At the hearing on the residency restriction, Judge Jordan clearly stated that his main concern was to secure a stable environment for M.F. He acknowledged that for two years the divorce proceedings had been extremely stressful for a child her age. He explained that M.F. had attended St. Peter's Lutheran School in Burnet County for the prior two school years and had made friends there. He insisted that, if M.F. were older and better equipped to deal with the stress of a move and a new school, his decision might have been different. He then stated that restricting her residence to Burnet County would make it easier for M.F. to continue in this same school. Therefore, he ordered M.F. to attend St. Peter's for the first grade (2004-05) and reside in Burnet County. He added, "It may be that a move to outside this area after a year would be appropriate."
At the hearing on Troy's motion to reform, clarify, and correct the judgment, Judge Jordan stated that there clearly were two mistakes made in drafting the decree, the income tax provisions and the omission of any child support obligation, both at odds with the parties' agreement. He suggested the mistakes were probably due to the fact that there was a hurried push to enter the initial decree the day after the Rule 11 agreement was signed. Because he found the provisions of the initial decree and the incorporated Rule 11 agreement ambiguous, he heard evidence pertaining to the parties' intentions. Subsequently, he asserted that the decree entered on July 26 did not accurately represent the parties' intentions.
The record clearly establishes the reasons underlying Judge Jordan's decisions in this case. Therefore, Tina was not harmed by the lack of written findings and conclusions of law. (4) Consequently, we overrule Tina's first two issues regarding the district court's failure to file written findings of fact and conclusions of law.
In her third and fourth issues, Tina suggests that the district court abused its discretion when it ordered that M.F.'s primary residence be established solely within Burnet County and that M.F. attend St. Peter's Lutheran School for the 2004-05 school year. Tina maintains that the orders are not in the best interest of M.F., who should be allowed to move to Lakeway and enroll in its exemplary public schools. Tina claims that the move would improve both her and M.F.'s quality of life without diminishing Troy's relationship with M.F. In addition, Tina asserts that nearby Lakeway is closer to Troy and his family than other cities actually located within Burnet County.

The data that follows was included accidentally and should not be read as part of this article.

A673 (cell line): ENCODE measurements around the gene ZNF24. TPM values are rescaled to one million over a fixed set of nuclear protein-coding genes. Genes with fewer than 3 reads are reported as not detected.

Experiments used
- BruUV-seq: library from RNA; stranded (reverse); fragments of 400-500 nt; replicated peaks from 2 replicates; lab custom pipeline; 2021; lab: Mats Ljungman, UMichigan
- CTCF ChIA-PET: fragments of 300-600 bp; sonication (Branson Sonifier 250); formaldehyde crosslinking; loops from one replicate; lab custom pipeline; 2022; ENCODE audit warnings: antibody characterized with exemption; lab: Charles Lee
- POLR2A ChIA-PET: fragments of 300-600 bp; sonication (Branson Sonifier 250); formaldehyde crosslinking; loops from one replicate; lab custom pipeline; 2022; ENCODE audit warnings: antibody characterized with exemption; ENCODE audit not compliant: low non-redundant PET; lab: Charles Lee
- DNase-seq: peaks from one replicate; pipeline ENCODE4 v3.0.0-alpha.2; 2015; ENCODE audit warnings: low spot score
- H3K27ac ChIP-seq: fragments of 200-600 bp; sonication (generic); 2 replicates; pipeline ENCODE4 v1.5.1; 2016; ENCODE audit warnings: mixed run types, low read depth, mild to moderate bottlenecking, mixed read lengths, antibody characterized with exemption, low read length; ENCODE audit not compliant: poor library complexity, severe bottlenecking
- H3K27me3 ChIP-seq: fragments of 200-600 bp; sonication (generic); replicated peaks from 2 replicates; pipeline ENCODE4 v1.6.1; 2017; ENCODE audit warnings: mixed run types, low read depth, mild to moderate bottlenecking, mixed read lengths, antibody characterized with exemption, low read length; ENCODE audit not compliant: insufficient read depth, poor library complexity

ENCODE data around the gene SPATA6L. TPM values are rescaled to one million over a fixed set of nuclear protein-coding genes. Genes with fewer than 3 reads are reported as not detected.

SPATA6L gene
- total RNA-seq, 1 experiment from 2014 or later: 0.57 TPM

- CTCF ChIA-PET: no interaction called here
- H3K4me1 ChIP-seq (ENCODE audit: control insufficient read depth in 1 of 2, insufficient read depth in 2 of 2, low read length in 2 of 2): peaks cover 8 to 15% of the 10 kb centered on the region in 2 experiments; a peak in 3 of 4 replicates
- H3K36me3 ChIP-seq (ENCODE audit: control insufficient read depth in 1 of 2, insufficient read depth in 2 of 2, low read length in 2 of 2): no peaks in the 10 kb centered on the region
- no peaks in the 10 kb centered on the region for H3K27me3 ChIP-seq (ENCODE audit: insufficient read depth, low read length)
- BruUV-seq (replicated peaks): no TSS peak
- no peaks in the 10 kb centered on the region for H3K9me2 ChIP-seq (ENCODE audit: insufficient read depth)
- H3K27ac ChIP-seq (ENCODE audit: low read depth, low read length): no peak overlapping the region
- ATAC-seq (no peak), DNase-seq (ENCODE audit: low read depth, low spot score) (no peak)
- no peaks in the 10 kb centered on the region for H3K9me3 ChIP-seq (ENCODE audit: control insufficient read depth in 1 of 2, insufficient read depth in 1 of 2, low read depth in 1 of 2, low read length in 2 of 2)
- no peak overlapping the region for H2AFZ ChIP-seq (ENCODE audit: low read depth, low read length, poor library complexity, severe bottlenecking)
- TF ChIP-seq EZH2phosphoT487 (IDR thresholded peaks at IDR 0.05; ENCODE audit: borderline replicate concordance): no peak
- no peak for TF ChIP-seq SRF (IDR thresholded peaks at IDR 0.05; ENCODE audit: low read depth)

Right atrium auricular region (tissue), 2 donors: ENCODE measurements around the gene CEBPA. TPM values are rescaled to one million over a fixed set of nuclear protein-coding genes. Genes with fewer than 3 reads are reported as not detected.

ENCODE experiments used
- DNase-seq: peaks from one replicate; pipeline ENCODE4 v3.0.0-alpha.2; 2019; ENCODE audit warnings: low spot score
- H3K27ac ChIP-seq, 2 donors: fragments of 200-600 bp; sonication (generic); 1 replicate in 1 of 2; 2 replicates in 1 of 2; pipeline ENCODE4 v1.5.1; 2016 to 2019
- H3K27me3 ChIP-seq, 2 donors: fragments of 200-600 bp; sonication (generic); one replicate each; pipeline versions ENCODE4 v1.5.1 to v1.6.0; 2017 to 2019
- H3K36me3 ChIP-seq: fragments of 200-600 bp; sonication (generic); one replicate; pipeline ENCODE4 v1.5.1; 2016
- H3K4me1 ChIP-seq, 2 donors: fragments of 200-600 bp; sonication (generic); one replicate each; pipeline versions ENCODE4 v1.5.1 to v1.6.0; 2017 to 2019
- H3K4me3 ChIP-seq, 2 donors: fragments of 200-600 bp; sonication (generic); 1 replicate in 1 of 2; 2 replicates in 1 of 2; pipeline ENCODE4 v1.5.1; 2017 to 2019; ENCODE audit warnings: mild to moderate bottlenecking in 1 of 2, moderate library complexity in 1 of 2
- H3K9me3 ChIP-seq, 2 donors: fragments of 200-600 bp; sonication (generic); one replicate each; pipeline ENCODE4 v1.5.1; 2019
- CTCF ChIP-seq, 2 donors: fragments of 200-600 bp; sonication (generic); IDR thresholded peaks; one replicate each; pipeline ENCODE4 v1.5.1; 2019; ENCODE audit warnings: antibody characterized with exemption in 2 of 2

The legislature has explicitly stated, "The best interest of the child shall always be the primary consideration of the court in determining the issues of conservatorship and possession of and access to the child." Tex. Fam. Code Ann. § 153.002 (West 2002); Lenz v. Lenz, 79 S.W.3d 10, 14 (Tex. 2002). The trial court is given wide latitude in determining the best interests of the child and will be reversed only for an abuse of discretion. Gillespie v. Gillespie, 644 S.W.2d 449, 451 (Tex. 1982); Coleman v. Coleman, 109 S.W.3d 108, 110 (Tex. App.--Austin 2003, no pet.). A trial court abuses its discretion if it reaches a decision so arbitrary and unreasonable as to amount to a clear and prejudicial error of law or if it clearly fails to correctly analyze or apply the law. In re Ford Motor Co., 165 S.W.3d 315, 317 (Tex. 2005). As long as some evidence of a substantive and probative character exists to support the order, we will not substitute our judgment for that of the trial court. Echols v. Olivarez, 85 S.W.3d 475, 477 (Tex. App.--Austin 2002, no pet.).
Family code section 153.001 states that the public policy of this state is to provide a safe, stable, and nonviolent environment for the child. Tex. Fam. Code Ann. § 153.001(a)(2) (West 2002). The code is silent as to the specific factors that the trial court should consider when determining whether a residency restriction is in the best interest of the child. In Lenz, the supreme court provided some guidance in applying our state's best-interest standard when divorced parents seek to relocate. See 79 S.W.3d at 13-16. The court highlighted various relevant factors to be considered: the reasons for and against the move; the effect on extended family relationships; the effect on visitation and communication with the non-custodial parent to maintain a full and continuous relationship with the child; the possibility of a visitation schedule allowing the continuation of a meaningful relationship between the non-custodial parent and child; the nature of the child's existing contact with both parents, and the child's age, community ties, and health and educational needs. See id. at 15-17. However, the supreme court clearly stated that suits affecting the parent-child relationship are intensely fact-driven and consequently involve careful balancing of these numerous factors. Id. at 18-19.